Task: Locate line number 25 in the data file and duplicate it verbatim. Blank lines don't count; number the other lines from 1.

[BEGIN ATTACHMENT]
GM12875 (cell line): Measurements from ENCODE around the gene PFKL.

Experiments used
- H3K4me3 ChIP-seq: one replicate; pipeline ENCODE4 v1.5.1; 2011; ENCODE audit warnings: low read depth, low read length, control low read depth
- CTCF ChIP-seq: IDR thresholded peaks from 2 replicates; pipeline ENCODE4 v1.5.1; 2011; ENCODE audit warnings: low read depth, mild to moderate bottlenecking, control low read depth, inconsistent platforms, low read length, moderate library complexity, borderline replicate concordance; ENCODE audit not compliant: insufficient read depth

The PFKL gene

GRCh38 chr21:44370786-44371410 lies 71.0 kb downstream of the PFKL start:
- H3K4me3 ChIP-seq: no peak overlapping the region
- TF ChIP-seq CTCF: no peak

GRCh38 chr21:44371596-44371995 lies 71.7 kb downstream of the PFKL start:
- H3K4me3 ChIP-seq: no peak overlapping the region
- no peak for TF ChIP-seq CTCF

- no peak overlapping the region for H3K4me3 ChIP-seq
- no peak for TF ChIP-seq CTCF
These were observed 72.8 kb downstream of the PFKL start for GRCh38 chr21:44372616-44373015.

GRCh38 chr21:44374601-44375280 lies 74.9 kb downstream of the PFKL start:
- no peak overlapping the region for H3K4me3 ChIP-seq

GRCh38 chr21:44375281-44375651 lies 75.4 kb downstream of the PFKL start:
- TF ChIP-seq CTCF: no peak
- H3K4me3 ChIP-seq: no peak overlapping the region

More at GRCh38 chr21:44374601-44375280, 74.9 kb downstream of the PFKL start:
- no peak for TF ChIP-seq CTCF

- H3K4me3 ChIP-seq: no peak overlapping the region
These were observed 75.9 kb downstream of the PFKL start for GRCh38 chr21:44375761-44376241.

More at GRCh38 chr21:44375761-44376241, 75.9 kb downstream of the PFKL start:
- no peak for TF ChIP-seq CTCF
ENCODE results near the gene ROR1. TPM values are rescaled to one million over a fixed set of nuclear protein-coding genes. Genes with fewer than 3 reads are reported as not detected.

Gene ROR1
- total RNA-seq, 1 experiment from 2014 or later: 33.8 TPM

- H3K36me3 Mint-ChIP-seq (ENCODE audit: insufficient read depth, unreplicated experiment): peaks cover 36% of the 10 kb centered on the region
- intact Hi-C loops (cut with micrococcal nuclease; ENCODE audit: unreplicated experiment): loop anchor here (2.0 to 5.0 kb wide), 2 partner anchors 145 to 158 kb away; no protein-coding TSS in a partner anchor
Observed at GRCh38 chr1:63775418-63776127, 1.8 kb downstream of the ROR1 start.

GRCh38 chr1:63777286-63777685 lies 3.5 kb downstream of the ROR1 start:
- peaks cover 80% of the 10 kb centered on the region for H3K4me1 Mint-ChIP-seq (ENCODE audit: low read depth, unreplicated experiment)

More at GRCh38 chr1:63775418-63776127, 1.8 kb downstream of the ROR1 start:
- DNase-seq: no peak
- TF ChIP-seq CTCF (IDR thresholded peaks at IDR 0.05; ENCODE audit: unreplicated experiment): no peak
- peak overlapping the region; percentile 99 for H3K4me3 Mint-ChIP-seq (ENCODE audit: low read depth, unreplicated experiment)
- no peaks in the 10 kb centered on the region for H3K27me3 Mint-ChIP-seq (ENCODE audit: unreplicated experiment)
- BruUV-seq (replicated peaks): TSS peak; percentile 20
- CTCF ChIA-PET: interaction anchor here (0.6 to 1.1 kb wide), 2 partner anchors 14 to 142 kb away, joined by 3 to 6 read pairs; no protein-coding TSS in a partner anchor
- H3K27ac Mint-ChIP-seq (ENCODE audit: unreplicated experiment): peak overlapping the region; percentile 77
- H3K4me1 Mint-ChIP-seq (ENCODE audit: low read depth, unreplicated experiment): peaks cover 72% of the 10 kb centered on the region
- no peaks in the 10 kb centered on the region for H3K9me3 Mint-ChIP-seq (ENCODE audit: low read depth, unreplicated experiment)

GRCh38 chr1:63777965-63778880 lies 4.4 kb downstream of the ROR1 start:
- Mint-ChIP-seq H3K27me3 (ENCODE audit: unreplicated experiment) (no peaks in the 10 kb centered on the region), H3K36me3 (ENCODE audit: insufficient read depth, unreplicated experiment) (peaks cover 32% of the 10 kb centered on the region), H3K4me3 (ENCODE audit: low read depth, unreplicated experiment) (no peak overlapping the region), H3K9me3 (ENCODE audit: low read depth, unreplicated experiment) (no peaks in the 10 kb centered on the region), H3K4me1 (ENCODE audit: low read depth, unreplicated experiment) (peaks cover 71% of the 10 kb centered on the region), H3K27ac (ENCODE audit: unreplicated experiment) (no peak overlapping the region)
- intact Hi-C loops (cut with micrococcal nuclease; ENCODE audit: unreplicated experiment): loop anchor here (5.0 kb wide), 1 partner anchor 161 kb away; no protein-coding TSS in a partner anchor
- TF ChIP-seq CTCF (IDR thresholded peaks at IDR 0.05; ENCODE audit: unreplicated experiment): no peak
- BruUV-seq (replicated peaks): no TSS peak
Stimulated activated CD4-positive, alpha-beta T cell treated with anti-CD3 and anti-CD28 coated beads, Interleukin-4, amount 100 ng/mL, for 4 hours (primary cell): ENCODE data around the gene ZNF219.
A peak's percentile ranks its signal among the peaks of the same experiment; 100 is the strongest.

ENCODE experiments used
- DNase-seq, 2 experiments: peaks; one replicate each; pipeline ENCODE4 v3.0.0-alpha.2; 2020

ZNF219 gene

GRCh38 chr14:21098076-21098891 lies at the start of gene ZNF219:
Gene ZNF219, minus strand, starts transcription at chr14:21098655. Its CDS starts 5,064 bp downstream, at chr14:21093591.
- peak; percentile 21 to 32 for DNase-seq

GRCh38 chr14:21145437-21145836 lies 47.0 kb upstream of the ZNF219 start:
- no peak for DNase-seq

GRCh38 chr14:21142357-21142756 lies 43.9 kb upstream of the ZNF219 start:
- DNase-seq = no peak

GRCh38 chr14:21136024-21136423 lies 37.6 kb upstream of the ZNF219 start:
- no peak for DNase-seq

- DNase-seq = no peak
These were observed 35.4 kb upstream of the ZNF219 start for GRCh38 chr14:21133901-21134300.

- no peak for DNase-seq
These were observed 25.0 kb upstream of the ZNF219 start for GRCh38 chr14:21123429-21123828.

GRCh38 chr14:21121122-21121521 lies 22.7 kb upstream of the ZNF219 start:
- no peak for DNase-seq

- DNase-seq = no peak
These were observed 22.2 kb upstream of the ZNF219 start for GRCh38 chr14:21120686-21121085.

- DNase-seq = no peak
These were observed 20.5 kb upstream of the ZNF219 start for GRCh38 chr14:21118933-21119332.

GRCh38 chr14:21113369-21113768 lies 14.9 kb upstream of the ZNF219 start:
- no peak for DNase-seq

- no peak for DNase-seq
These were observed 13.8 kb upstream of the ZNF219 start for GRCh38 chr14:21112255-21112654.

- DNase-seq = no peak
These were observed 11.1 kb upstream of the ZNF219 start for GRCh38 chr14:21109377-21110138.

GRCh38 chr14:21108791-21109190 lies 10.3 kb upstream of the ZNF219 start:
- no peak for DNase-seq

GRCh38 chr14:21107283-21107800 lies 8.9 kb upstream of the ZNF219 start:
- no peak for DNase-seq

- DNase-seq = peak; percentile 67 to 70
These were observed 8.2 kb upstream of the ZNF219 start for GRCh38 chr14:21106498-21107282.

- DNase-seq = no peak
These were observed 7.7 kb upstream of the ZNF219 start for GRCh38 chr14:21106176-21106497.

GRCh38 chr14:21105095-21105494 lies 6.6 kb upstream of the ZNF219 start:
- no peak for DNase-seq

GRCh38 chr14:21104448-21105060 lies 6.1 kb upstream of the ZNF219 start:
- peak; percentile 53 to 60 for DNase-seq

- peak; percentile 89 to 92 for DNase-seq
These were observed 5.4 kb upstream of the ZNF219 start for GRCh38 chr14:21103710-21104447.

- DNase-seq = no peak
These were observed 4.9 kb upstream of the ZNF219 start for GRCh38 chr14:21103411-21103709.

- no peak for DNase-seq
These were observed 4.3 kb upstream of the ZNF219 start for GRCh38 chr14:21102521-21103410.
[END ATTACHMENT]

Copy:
- no peak for TF ChIP-seq CTCF